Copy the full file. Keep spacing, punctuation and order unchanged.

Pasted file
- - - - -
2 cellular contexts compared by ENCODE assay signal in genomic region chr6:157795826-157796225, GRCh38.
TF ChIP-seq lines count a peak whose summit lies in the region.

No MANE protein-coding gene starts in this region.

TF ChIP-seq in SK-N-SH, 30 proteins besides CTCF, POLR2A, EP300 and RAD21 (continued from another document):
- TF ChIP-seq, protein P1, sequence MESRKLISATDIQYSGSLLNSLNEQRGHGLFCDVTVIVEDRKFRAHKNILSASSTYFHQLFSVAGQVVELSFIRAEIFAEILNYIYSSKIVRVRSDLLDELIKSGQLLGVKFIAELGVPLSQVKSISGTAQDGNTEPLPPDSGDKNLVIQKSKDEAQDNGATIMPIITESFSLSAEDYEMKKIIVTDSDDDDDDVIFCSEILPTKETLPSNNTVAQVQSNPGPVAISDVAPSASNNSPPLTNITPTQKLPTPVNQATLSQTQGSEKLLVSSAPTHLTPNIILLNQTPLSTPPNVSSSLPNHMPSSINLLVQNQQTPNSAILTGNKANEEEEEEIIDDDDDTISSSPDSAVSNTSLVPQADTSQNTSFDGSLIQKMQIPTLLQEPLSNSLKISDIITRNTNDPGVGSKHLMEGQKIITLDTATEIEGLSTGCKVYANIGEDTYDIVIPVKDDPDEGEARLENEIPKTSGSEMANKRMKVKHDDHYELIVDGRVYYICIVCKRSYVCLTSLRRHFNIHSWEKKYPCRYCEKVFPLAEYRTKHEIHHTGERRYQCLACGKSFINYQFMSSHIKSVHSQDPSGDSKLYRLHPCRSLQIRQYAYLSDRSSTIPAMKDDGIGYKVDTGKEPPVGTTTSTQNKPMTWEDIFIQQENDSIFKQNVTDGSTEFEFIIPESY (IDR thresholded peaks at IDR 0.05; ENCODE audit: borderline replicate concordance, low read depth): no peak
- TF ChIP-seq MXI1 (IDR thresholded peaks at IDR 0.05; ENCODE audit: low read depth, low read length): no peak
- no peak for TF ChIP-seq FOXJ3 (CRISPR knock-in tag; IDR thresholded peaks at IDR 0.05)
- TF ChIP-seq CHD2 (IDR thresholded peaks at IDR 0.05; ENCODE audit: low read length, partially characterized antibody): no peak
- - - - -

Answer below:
2 cellular contexts compared by ENCODE assay signal in genomic region chr6:157795826-157796225, GRCh38.
TF ChIP-seq lines count a peak whose summit lies in the region.

No MANE protein-coding gene starts in this region.

TF ChIP-seq in SK-N-SH, 30 proteins besides CTCF, POLR2A, EP300 and RAD21 (continued from another document):
- TF ChIP-seq, protein P1, sequence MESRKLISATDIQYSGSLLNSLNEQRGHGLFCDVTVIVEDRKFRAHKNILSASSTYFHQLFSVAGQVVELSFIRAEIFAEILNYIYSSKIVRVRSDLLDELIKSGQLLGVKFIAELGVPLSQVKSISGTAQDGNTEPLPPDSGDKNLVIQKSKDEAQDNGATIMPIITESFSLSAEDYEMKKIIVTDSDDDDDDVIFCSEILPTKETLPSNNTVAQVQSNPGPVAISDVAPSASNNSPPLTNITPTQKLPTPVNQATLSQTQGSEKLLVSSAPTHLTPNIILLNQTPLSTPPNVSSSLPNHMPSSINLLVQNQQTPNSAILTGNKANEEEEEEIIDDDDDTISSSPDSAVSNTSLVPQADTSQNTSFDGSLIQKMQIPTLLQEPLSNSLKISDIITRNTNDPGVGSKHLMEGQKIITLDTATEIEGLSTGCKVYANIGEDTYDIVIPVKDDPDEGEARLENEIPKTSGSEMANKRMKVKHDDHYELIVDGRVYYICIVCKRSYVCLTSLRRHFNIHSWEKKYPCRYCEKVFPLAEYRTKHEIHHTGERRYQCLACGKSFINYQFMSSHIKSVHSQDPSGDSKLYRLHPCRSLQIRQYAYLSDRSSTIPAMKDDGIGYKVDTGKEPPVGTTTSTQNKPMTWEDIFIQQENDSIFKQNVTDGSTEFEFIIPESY (IDR thresholded peaks at IDR 0.05; ENCODE audit: borderline replicate concordance, low read depth): no peak
- TF ChIP-seq MXI1 (IDR thresholded peaks at IDR 0.05; ENCODE audit: low read depth, low read length): no peak
- no peak for TF ChIP-seq FOXJ3 (CRISPR knock-in tag; IDR thresholded peaks at IDR 0.05)
- TF ChIP-seq CHD2 (IDR thresholded peaks at IDR 0.05; ENCODE audit: low read length, partially characterized antibody): no peak